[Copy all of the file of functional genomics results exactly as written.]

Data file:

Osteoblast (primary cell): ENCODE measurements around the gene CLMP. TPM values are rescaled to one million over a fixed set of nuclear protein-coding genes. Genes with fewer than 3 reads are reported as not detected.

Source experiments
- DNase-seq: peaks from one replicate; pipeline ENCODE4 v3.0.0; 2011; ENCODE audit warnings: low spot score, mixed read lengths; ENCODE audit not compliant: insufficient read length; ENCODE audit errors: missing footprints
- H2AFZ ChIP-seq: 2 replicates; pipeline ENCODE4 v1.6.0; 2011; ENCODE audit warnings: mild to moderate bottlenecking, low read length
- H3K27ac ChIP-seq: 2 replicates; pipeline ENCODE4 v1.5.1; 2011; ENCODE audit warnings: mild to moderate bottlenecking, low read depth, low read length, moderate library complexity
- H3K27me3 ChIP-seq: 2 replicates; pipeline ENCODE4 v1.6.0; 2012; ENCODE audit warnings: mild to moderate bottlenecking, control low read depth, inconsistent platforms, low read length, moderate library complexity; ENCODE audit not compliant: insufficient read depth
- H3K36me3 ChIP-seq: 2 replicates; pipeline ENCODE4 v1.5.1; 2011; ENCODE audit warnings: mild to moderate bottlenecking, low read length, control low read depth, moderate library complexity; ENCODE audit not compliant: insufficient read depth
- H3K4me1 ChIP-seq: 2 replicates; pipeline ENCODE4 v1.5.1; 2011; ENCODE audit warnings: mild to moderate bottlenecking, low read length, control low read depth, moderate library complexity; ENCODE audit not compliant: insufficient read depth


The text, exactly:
Osteoblast (primary cell): ENCODE measurements around the gene CLMP. TPM values are rescaled to one million over a fixed set of nuclear protein-coding genes. Genes with fewer than 3 reads are reported as not detected.

Source experiments
- DNase-seq: peaks from one replicate; pipeline ENCODE4 v3.0.0; 2011; ENCODE audit warnings: low spot score, mixed read lengths; ENCODE audit not compliant: insufficient read length; ENCODE audit errors: missing footprints
- H2AFZ ChIP-seq: 2 replicates; pipeline ENCODE4 v1.6.0; 2011; ENCODE audit warnings: mild to moderate bottlenecking, low read length
- H3K27ac ChIP-seq: 2 replicates; pipeline ENCODE4 v1.5.1; 2011; ENCODE audit warnings: mild to moderate bottlenecking, low read depth, low read length, moderate library complexity
- H3K27me3 ChIP-seq: 2 replicates; pipeline ENCODE4 v1.6.0; 2012; ENCODE audit warnings: mild to moderate bottlenecking, control low read depth, inconsistent platforms, low read length, moderate library complexity; ENCODE audit not compliant: insufficient read depth
- H3K36me3 ChIP-seq: 2 replicates; pipeline ENCODE4 v1.5.1; 2011; ENCODE audit warnings: mild to moderate bottlenecking, low read length, control low read depth, moderate library complexity; ENCODE audit not compliant: insufficient read depth
- H3K4me1 ChIP-seq: 2 replicates; pipeline ENCODE4 v1.5.1; 2011; ENCODE audit warnings: mild to moderate bottlenecking, low read length, control low read depth, moderate library complexity; ENCODE audit not compliant: insufficient read depth